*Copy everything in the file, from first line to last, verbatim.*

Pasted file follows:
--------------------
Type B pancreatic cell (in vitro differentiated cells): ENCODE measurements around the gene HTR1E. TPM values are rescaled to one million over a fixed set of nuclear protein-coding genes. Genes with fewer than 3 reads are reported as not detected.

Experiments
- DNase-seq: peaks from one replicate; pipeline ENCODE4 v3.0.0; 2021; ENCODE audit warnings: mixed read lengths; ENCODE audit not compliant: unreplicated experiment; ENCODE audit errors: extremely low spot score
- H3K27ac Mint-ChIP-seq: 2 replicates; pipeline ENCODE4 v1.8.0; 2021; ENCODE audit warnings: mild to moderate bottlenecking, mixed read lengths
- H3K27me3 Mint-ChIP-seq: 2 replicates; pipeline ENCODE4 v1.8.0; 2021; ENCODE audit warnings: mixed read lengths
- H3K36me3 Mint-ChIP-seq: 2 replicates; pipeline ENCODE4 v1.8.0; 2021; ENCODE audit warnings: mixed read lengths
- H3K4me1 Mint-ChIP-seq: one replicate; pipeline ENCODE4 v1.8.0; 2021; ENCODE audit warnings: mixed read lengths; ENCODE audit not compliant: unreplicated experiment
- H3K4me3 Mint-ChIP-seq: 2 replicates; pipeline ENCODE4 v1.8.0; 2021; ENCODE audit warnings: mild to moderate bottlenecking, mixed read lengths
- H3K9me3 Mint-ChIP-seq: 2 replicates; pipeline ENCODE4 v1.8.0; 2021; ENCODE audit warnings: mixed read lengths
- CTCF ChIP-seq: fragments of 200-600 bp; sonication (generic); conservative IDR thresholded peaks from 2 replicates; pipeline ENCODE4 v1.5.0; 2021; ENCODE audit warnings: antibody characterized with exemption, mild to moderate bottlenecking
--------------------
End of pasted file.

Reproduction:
Type B pancreatic cell (in vitro differentiated cells): ENCODE measurements around the gene HTR1E. TPM values are rescaled to one million over a fixed set of nuclear protein-coding genes. Genes with fewer than 3 reads are reported as not detected.

Experiments
- DNase-seq: peaks from one replicate; pipeline ENCODE4 v3.0.0; 2021; ENCODE audit warnings: mixed read lengths; ENCODE audit not compliant: unreplicated experiment; ENCODE audit errors: extremely low spot score
- H3K27ac Mint-ChIP-seq: 2 replicates; pipeline ENCODE4 v1.8.0; 2021; ENCODE audit warnings: mild to moderate bottlenecking, mixed read lengths
- H3K27me3 Mint-ChIP-seq: 2 replicates; pipeline ENCODE4 v1.8.0; 2021; ENCODE audit warnings: mixed read lengths
- H3K36me3 Mint-ChIP-seq: 2 replicates; pipeline ENCODE4 v1.8.0; 2021; ENCODE audit warnings: mixed read lengths
- H3K4me1 Mint-ChIP-seq: one replicate; pipeline ENCODE4 v1.8.0; 2021; ENCODE audit warnings: mixed read lengths; ENCODE audit not compliant: unreplicated experiment
- H3K4me3 Mint-ChIP-seq: 2 replicates; pipeline ENCODE4 v1.8.0; 2021; ENCODE audit warnings: mild to moderate bottlenecking, mixed read lengths
- H3K9me3 Mint-ChIP-seq: 2 replicates; pipeline ENCODE4 v1.8.0; 2021; ENCODE audit warnings: mixed read lengths
- CTCF ChIP-seq: fragments of 200-600 bp; sonication (generic); conservative IDR thresholded peaks from 2 replicates; pipeline ENCODE4 v1.5.0; 2021; ENCODE audit warnings: antibody characterized with exemption, mild to moderate bottlenecking